Anthony: Yeah, it's in a similar way. We need to take that risk based approach to failures. We need to think about ways in which the system can fail. Now having a 1,000 possible failures, that may be where we end up, but the approach can be the same. If we think about the way a system needs to function, so you're buying a ticket, there's a system, there's a infrastructure, there's software that runs, there's databases that run and talk to those. We can think about how the system should function and everything outside of that function is a failure. Interestingly enough, human behavior is very interesting when it comes to think about failures and think about catastrophes. We're really bad at it. We're really bad at it.
If someone says to you "How bad could things be tomorrow? What failures could happen? Or what things could be go wrong tomorrow?" You'd go, "Well, it could rain or yeah." You really find it really hard to think of these catastrophes. Yeah, an asteroid could hit the Earth, but you don't really talk about those sort of things. When you want to take a risk based approach, there is some good tools and good techniques you can use to describe the failures as you see. For example, you want to buy a ticket, you can't buy the ticket, do you buy the wrong ticket, the ticket is given the wrong price, the wrong information ends up on the ticket. There's some good tools that force you to think about or create these artificial failures. And then we ask engineers who are really good at problem solving to think about the mechanisms by which these failures can happen?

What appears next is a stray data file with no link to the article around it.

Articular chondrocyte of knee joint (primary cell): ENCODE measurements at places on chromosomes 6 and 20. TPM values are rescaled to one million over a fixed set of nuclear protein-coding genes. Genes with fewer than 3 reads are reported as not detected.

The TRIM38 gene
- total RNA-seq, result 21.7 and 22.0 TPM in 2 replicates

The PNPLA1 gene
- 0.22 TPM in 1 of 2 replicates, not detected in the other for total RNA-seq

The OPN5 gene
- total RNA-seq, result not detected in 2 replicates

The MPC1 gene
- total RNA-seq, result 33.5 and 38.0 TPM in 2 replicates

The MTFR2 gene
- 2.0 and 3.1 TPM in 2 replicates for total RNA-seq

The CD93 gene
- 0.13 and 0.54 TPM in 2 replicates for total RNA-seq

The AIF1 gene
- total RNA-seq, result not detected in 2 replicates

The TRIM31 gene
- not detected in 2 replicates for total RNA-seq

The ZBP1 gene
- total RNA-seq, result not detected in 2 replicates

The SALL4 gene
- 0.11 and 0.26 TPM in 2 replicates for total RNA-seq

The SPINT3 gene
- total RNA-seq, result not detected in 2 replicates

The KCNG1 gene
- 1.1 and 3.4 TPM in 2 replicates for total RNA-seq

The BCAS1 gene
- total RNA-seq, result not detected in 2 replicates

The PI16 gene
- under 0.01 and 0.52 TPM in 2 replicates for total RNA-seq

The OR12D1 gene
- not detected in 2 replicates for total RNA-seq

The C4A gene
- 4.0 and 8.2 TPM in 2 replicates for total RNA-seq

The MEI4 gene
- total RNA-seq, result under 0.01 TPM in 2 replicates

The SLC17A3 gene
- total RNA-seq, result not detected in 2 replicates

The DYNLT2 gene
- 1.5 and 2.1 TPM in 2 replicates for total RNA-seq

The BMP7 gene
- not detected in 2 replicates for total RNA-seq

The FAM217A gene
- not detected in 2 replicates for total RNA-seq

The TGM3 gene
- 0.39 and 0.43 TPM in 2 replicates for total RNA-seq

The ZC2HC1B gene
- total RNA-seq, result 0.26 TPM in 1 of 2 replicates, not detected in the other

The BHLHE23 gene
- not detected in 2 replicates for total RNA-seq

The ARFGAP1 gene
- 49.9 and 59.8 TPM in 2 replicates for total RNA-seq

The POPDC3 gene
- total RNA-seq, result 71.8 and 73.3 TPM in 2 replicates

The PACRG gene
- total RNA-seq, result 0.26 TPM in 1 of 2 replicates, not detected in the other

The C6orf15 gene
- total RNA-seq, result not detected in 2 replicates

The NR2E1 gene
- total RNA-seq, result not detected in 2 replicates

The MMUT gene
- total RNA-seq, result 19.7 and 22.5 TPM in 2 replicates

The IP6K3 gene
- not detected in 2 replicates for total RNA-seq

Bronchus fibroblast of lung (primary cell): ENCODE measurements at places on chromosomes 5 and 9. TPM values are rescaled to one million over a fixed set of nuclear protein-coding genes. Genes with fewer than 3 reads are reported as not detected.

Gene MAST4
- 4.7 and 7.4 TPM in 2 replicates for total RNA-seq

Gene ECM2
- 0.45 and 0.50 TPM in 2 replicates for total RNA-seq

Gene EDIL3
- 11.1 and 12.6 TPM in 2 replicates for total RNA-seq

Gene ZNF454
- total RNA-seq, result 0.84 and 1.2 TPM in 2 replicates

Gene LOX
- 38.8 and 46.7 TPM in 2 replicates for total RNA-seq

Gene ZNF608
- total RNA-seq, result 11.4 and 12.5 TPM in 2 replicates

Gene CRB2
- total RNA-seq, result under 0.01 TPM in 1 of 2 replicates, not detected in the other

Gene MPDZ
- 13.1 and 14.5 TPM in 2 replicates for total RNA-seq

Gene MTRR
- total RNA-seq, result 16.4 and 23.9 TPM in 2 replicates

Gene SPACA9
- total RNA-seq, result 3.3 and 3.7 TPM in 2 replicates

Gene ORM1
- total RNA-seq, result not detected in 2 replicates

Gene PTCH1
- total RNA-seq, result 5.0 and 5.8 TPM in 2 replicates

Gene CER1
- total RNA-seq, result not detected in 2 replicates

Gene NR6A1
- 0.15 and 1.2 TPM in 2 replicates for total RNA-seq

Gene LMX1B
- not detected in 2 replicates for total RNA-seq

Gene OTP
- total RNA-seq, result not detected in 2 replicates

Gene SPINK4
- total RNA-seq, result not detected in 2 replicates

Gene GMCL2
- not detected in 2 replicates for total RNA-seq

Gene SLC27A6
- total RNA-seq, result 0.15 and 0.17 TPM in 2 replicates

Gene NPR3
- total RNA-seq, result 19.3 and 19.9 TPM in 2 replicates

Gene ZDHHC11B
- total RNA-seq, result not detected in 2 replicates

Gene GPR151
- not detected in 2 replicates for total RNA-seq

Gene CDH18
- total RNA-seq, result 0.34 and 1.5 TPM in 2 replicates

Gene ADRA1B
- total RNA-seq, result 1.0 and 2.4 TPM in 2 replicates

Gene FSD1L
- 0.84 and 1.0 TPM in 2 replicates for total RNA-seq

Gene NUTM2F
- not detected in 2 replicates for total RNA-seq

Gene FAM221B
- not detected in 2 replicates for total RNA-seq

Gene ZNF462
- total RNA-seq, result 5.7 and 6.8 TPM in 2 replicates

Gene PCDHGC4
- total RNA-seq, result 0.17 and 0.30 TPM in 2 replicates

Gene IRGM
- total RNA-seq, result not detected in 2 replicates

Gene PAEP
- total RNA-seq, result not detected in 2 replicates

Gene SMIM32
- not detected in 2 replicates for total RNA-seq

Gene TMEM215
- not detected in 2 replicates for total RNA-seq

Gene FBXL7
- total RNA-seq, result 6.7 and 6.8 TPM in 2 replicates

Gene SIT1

Rather than ask people to think about the failures and then they kind of get lost and maybe after two or three, we define all the failures and say now assume all those failures have happened, a bit like the Formula 1 team. Assume all these failures have happened. Now tell me, based on the way you're designing the system, hopefully we're doing it before we've actually built it, based on the way you're designing the system. What are the mechanisms by which these failures can happen? And there may be more than one for each of those failures. And then suddenly we have dozens and dozens of pathways that lead to that failure that we can look at and say, "How should we build more resilience along those pathways? What controls should be put in place? And more importantly, what prevention controls should be put in place so that these failures don't occur?" Does it make sense?
Sam: Yeah, it does makes sense. It's an incredibly complex thing and quite fascinating. Which business sectors do you think are doing a good job of managing risk at the moment?